Sharapova becomes world Number One

Maria Sharapova's combination of looks and determination have turned the Russian tennis star into a sports phenomenon who transcends her game...

 Little more than a year after she shot to stardom with her 2004 triumph at Wimbledon, the 18-year-old has become the fifth-youngest woman to claim the world Number One ranking and the first Russian woman to achieve the feat.

It hardly matters that Sharapova's final step to the summit - she finally displaced American Lindsay Davenport atop the rankings on Monday - came after a week in which she was idled by injury.

"The computer doesn't lie," was Sharapova's blithe assessment as she contemplated capturing the coveted No. 1 despite nursing a right pectoral muscle strain that prompted her to withdraw from the WTA Tournament that ended in Toronto on Sunday. 
"You have to achieve something in order to get there. It has been an amazing two years," she said.

Amazing, indeed. Sharapova was an unheralded 17-year-old when she became the first Russian to win Wimbledon, dethroning two-time defending champion Serena Williams in the final.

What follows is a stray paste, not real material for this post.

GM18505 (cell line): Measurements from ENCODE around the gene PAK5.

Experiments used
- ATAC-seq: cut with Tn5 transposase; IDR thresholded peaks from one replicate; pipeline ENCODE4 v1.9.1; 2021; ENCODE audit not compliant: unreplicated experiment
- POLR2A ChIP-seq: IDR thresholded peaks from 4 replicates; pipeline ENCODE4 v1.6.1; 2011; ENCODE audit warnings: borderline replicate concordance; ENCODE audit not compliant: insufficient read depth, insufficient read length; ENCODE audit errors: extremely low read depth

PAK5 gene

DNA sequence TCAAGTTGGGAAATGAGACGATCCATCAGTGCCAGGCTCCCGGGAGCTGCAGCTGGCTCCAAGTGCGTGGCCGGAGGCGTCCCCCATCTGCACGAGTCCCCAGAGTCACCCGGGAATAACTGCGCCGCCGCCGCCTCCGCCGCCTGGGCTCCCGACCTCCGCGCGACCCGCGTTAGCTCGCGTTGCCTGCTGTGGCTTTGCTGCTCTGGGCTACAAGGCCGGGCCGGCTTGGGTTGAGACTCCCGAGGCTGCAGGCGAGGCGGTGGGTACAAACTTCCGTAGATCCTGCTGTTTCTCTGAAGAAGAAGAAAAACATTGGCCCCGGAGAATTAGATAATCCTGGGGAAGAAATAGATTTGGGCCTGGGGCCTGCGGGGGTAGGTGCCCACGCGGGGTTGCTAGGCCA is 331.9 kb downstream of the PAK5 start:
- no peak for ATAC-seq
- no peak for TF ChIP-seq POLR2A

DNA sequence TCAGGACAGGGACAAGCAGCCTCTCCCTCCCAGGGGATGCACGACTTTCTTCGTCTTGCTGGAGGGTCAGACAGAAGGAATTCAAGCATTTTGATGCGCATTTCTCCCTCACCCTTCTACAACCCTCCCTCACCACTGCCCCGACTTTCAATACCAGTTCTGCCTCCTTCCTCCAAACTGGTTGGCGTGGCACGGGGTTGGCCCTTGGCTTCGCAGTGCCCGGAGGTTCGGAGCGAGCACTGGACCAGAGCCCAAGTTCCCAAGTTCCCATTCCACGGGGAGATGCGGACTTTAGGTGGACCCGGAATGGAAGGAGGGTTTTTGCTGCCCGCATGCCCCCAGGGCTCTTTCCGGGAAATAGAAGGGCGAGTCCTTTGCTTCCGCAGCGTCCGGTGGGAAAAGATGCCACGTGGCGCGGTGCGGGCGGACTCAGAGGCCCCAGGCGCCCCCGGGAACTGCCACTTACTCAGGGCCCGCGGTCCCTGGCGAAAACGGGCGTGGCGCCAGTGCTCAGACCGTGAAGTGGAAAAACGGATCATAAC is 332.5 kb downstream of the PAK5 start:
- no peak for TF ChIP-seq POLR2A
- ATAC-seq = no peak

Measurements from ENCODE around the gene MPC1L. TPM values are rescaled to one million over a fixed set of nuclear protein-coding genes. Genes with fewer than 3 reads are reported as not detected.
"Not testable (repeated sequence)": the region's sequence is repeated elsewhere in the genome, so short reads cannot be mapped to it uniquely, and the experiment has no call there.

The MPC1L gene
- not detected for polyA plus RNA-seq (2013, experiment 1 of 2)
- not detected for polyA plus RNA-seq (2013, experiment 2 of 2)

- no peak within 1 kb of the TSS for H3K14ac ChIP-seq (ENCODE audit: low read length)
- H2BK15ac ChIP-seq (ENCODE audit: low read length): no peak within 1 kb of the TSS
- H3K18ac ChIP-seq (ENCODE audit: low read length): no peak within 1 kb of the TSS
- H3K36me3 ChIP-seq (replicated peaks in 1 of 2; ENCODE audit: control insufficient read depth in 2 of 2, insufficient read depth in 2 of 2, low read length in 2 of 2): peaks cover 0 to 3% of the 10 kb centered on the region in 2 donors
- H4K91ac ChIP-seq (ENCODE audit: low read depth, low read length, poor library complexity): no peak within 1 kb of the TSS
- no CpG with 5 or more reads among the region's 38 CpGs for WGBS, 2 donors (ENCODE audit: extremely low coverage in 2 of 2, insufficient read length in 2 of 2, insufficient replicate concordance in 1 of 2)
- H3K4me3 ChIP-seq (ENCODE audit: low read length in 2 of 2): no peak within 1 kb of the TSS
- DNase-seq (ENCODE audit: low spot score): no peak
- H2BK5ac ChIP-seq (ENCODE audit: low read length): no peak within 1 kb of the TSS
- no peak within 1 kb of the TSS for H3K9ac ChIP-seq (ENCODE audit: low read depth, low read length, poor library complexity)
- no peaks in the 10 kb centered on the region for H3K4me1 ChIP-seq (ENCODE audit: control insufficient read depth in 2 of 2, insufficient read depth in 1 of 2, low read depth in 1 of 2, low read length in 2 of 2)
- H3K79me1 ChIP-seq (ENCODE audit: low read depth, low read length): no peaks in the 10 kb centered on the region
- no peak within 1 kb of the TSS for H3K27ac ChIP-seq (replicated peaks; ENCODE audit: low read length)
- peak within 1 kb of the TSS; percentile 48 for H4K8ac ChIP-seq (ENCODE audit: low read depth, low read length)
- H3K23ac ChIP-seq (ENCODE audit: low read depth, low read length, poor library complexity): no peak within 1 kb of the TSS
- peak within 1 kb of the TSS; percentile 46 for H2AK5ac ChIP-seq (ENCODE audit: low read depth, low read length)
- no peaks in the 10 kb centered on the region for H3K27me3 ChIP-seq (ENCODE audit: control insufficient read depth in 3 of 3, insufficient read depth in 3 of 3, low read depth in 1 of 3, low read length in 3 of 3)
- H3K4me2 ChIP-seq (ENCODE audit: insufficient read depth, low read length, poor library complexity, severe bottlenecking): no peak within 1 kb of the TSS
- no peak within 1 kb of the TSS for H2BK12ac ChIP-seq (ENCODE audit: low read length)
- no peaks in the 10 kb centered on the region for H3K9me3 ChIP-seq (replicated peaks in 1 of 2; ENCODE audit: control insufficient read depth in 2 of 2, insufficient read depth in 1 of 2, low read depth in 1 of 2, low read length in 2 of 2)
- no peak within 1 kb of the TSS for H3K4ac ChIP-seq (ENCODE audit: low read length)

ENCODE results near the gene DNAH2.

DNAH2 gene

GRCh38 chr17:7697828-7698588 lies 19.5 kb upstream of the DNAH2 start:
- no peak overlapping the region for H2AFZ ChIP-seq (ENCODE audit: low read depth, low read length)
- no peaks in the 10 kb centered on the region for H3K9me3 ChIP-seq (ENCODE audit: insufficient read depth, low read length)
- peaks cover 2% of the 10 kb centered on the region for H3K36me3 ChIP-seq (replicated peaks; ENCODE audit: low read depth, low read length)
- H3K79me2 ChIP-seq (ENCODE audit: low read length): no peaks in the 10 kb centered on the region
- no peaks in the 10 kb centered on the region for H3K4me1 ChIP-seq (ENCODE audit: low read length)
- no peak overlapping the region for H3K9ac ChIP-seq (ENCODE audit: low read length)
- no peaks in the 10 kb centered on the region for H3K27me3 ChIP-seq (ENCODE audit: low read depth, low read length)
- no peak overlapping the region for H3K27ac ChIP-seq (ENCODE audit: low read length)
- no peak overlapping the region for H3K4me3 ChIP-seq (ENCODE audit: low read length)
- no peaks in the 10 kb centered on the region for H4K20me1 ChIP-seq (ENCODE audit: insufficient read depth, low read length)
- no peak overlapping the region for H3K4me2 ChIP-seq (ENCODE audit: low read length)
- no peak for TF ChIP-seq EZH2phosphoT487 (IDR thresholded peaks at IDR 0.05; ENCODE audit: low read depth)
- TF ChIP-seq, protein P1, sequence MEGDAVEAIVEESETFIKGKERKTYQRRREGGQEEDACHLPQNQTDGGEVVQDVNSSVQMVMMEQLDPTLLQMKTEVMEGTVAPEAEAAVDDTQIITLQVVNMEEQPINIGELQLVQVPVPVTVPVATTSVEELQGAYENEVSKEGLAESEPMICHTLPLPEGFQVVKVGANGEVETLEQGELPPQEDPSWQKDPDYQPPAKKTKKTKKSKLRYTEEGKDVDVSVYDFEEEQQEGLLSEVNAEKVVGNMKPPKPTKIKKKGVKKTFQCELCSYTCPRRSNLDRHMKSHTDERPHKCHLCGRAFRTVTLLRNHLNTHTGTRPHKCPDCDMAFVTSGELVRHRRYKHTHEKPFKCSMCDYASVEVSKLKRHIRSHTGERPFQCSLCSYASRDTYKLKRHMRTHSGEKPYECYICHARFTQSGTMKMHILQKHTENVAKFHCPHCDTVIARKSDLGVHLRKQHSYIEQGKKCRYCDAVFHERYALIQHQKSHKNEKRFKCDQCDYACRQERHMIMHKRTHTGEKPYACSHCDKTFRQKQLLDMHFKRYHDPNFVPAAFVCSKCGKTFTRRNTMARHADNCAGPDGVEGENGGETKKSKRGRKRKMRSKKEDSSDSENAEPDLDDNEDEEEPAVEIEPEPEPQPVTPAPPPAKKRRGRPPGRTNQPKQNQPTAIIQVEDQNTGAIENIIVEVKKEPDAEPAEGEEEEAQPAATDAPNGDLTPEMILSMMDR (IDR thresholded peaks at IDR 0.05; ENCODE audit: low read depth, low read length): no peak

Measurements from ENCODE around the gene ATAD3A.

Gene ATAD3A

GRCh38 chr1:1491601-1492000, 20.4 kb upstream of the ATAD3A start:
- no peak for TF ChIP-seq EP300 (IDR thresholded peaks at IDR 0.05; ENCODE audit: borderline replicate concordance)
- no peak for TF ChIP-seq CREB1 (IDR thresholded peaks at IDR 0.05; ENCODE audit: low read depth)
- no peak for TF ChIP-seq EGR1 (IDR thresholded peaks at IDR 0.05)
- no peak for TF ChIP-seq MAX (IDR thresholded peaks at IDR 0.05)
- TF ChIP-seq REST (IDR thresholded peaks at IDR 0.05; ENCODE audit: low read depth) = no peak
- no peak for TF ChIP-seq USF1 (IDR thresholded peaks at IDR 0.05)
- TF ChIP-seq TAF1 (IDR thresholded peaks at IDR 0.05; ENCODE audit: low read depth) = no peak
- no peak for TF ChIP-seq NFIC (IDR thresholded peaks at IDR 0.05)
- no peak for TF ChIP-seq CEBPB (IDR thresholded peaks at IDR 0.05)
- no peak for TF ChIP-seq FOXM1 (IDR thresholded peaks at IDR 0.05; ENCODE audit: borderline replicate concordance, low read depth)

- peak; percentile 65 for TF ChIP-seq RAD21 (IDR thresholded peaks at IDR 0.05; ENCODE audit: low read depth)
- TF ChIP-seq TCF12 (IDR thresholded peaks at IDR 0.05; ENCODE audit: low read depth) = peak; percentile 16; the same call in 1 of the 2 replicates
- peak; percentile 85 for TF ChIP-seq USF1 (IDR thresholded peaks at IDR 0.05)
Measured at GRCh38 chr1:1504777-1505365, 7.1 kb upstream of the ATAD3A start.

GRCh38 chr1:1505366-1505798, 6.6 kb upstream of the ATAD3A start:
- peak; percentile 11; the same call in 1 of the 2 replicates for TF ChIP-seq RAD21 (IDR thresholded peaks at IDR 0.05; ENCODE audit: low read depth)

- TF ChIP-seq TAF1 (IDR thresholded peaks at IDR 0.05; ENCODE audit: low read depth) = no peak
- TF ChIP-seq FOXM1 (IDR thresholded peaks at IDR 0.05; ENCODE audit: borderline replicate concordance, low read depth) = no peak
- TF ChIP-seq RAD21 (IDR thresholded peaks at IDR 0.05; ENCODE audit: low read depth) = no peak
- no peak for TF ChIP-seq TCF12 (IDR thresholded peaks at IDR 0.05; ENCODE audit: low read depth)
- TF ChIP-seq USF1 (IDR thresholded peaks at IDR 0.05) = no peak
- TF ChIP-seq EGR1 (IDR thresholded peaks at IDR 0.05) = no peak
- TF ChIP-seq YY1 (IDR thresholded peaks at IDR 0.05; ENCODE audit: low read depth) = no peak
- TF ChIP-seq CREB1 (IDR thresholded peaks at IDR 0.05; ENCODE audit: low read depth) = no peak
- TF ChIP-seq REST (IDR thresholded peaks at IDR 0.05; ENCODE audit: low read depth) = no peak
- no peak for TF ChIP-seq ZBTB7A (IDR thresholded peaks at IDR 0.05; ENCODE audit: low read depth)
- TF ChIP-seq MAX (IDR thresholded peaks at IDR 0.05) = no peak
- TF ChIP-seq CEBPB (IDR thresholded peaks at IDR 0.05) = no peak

She became the second-youngest Wimbledon winner in the Open era behind Martina Hingis, who was 16 when she won in 1997.

She capped her milestone 2004 with a victory in the WTA Tour Championship, the culmination of a season that saw her rocket from No. 32 at the end of 2003 to fourth in the world.

While she remains in search of her next Grand Slam title, Sharapova has stalked the Number One ranking for much of 2005, meanwhile reigning over a global endorsement empire.

Sharapova is the world's best paid sportswoman and has scooped some $25m in sponsorships and endorsements, with sultry images of the player selling everything from signature perfume and clothing lines to mobile phones.

Japan recently issued a postage stamp featuring her image, and her decision to wear shoes flecked with real gold at this year's Wimbledon tournament sparked a fashion furore.

But as Sharapova's ascent to the summit of the rankings showed, she is more than a marketing phenomenon, and true tennis fans are entranced by her gritty, grunting competitiveness.

The climb began in earnest when Sharapova arrived at the age of nine at Nick Bollettieri's Tennis Academy in Florida, accompanied by her father, Yuri with her mother, Yelena, remaining in Siberia for the next two years.

Bollettieri has credited their faith and determination with instilling the same qualities in the young player, who is now reaping the rewards.

"Of course it's a dream come true to be able to win a Grand Slam and be number one in the world," she says. "It definitely puts a smile on your face."